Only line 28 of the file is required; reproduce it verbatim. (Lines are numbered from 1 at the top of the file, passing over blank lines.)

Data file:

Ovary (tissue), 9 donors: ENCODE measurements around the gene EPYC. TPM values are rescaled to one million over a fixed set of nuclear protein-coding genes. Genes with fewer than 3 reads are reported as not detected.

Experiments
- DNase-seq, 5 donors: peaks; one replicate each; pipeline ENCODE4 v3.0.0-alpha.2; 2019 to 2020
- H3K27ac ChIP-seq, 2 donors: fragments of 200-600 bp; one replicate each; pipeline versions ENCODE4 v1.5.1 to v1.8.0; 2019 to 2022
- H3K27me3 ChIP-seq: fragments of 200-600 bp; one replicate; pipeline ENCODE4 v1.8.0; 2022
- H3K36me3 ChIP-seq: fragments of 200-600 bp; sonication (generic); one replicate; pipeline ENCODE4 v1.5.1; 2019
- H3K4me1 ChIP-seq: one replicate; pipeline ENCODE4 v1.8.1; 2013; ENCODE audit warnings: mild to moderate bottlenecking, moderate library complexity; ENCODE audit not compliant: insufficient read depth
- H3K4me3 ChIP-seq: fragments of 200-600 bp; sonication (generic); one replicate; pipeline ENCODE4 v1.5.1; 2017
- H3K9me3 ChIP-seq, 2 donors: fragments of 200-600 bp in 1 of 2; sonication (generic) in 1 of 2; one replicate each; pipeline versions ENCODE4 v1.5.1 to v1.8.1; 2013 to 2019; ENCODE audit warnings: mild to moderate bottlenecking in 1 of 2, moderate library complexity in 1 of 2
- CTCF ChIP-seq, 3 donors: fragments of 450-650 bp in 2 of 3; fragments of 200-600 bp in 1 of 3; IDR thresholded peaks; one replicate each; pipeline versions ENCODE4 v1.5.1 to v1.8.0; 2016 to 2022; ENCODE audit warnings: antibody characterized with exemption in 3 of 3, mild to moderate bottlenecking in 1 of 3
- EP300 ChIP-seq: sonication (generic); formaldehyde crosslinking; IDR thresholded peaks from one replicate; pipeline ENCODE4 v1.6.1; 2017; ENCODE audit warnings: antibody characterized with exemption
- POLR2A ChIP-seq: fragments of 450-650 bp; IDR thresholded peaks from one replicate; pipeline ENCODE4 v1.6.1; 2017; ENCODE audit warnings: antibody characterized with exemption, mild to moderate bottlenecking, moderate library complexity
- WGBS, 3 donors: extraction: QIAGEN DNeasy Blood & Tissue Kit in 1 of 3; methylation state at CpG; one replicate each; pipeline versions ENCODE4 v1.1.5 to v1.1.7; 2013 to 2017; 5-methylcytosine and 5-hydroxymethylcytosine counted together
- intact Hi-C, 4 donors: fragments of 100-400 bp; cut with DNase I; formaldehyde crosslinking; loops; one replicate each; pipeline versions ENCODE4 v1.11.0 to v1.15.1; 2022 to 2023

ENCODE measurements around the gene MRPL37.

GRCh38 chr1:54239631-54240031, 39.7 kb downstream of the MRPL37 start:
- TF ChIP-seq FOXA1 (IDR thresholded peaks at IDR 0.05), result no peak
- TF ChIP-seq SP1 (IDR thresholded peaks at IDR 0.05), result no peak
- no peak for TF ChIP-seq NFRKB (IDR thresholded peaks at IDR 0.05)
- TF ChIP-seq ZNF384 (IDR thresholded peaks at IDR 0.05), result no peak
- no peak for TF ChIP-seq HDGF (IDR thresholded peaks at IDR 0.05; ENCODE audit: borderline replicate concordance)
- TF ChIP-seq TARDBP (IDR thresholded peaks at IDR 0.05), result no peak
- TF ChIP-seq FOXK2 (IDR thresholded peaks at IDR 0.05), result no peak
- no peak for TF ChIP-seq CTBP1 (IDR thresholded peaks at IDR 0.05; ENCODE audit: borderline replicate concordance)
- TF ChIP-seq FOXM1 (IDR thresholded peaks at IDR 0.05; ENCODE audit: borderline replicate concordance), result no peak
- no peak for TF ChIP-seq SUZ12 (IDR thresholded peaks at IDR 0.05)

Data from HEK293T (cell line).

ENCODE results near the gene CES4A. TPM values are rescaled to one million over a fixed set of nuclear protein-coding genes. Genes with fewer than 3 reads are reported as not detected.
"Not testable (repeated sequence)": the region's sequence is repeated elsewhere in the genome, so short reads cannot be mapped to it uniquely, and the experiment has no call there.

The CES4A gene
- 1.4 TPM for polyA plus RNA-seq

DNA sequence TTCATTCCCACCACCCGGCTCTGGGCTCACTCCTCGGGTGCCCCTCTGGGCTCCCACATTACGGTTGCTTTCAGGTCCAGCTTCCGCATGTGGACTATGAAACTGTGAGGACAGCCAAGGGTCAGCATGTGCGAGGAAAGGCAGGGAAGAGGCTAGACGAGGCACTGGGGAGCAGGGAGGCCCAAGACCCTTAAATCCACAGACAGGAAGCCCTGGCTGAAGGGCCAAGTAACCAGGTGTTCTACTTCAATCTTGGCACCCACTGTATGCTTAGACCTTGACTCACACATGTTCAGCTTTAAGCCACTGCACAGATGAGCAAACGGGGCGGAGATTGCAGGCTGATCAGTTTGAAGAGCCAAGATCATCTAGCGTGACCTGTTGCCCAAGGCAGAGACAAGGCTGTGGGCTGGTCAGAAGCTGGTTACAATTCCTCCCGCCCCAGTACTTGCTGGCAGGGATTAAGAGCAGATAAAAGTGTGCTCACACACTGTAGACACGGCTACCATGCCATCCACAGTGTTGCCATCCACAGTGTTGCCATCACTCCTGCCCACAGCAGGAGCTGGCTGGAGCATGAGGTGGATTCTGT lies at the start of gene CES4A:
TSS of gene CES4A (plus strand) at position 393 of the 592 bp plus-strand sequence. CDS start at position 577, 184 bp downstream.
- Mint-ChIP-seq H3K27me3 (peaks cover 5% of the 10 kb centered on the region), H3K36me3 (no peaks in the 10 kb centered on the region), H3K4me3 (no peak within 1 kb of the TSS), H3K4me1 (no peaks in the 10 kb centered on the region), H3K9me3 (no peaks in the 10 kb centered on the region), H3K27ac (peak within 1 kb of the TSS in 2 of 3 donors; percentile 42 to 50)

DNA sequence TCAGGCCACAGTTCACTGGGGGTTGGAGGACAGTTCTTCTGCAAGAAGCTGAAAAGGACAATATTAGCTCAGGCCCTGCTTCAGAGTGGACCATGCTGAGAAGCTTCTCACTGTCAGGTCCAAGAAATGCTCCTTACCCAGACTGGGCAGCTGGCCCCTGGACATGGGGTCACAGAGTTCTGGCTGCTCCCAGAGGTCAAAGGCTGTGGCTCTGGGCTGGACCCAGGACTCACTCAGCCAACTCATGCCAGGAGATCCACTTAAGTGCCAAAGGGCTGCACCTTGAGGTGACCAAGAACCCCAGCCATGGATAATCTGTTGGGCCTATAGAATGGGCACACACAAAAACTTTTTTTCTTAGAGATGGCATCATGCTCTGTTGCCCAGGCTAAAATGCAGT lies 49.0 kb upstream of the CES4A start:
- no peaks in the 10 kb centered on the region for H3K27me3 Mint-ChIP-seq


ENCODE results near the gene CES4A. TPM values are rescaled to one million over a fixed set of nuclear protein-coding genes. Genes with fewer than 3 reads are reported as not detected.